Reporters Without Borders welcomes Attorney General Eric Holder and NSA director, Dennis C. Blair’s endorsement of the latest version of the Free Flow of Information Act, aimed at protecting reporters from having to divulge their confidential sources. In a letter released on November 5th, Blair and Holder acknowledged “the critical role that the media plays in a free and democratic society” and urged legislators to pass the bill as it stands, without the addition of further amendments limiting its scope. Reporters Without Borders reiterates its support for the new version of the Act, which would extend its protection to unpaid bloggers, and hopes it will be approved as soon as possible.
03.11.09 - Towards a better protection for reporters' sources at a federal level
Reporters Without Borders welcomes an agreement reached by the White House, leading Democrats senators and a coalition of news organizations on Oct. 31, 2009 , regarding the Free Flow of Information Act (FFOA). Under this new deal, reporters and unpaid bloggers engaged in gathering and disseminating news can protect their sources, without facing fines or jail time if federal judges consider ther information of public interest. However, nonconfidential information, like unpublished interview notes or news footage that has not been televised, continue to be unprotected and will have to be disclosed if requested by federal judges.
"By reaching this agreement, the Obama administration moderates its position", the organization said. "This procedure will allow journalists and bloggers to explain why it is in the public interest to keep their sources confidential.But the disclosure of sources from unpublished material, for national security reasons, still exists and we deeply regret that provision has not been watered down".
The Free Flow of Information Act is a bipartisan bill, also known as the "Media Shield Law". The bill was passed in the lower house by 398 votes to 21 on Oct. 16, 2007 after being approved by the House Judiciary Committee on Aug. 1st, 2007. A different version was adopted by the Senate Judiciary Committee on Oct, 4, 2008.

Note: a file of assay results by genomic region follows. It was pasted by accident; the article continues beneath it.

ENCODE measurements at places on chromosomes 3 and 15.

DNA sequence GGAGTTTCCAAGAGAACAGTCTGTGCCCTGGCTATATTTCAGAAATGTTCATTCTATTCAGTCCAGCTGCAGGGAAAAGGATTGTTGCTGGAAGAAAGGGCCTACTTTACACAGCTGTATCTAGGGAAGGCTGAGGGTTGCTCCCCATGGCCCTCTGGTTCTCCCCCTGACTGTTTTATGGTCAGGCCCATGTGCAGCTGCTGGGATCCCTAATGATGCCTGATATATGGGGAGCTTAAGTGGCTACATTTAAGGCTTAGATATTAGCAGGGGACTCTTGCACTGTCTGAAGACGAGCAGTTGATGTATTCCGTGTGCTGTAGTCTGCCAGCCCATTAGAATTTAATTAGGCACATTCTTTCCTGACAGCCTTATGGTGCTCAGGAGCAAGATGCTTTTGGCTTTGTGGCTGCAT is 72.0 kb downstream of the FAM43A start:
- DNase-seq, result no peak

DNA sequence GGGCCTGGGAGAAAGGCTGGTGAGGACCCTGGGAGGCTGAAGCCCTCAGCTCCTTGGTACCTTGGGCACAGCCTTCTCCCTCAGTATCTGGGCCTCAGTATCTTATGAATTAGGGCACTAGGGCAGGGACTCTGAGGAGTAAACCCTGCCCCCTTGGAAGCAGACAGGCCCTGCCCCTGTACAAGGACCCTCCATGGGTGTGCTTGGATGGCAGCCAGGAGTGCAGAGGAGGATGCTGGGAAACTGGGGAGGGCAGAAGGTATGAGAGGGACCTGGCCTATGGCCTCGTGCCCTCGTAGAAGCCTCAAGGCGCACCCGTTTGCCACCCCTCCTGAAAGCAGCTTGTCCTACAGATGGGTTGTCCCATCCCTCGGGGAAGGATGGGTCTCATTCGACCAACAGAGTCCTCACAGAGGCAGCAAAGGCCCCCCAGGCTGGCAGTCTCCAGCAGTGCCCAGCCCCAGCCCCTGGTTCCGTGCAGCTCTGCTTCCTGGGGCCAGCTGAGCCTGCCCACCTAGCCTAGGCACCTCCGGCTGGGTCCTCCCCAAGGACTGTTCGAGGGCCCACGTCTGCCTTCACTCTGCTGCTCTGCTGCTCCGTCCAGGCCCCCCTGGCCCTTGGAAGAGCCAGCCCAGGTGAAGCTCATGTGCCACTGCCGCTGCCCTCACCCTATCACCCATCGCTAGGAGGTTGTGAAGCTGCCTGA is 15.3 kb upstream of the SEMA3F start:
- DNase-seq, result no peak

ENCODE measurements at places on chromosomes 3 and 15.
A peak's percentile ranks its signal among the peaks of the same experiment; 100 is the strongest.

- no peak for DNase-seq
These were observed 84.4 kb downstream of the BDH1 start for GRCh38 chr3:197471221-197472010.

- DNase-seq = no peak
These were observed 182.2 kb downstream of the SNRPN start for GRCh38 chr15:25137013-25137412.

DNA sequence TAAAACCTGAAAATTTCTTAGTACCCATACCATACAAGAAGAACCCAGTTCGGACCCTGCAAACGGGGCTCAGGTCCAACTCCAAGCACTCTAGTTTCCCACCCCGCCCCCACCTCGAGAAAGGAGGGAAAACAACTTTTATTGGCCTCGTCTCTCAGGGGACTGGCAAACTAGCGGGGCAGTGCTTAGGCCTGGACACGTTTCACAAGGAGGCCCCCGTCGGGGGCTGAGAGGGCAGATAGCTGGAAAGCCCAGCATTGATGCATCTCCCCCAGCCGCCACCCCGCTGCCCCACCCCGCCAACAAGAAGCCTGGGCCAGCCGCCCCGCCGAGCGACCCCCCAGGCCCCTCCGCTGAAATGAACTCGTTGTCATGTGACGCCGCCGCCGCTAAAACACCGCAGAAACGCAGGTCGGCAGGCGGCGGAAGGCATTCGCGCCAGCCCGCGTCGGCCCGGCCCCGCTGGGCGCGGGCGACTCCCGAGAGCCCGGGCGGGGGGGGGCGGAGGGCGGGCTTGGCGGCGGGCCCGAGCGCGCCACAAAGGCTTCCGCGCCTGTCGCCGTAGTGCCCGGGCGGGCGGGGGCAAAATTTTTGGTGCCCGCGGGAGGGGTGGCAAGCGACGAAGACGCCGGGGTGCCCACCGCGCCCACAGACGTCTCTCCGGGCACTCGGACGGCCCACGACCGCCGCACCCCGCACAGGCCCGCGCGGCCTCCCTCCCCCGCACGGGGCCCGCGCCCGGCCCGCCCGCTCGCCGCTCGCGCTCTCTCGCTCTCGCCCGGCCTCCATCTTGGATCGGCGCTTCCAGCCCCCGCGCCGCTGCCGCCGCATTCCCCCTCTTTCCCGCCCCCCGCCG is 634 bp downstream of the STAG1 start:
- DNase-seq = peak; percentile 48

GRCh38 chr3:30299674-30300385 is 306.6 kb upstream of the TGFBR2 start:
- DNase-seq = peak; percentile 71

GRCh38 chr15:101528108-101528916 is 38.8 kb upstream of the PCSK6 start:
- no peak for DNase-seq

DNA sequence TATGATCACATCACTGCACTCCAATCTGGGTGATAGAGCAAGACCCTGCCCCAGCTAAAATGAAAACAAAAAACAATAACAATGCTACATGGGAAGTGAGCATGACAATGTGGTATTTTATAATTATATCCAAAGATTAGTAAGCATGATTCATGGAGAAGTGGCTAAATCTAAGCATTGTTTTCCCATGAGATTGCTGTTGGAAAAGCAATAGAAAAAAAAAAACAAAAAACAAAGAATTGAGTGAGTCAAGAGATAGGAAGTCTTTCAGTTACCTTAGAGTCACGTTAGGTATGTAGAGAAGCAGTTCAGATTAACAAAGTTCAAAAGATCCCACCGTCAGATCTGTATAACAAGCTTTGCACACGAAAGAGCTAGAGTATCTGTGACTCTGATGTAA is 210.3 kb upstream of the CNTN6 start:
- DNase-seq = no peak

This bill is sponsored by Democratic senators Arlen Specter of Pennsylvania and Charles E. Schumer of New York. The Shield Law bill would “maintain the free flow of information to the public by providing conditions for the federally compelled disclosure of information by certain persons connected with the news media.”
An amendment added to the bipartisan bill would create a federal shield law for journalists that does not differentiate between amateur bloggers and internet journalists anymore. The version approved by the Senate Judiciary Committee defines journalists in a large concept and would in principle apply to all those “engaged in journalism” even if they are not necessarily being paid for their work. A journalist is defined in the Senate version as someone who regularly reports and writes as a salaried employee and disseminates information by print, broadcast, cable, satellite, mechanical, photographic, electronic, or other means.
"We are glad that bloggers would be protected by this bill and hope that nothing will call this decision into question", said the press freedom organization. "Including them is a positive step for online free speech and can be an example for other countries which wish to adapt their media laws to the new means of communications means".
While the House version takes into account any subpoenas, this version of the bill grants only a qualified privilege, not an absolute one, and provides protection only in case of subpoenas asking for information related to confidential sources.
Reporters Without Borders reiterates its desire to see the Free Flow of Information Act approved as soon as possible and encourages the Senate to pass it.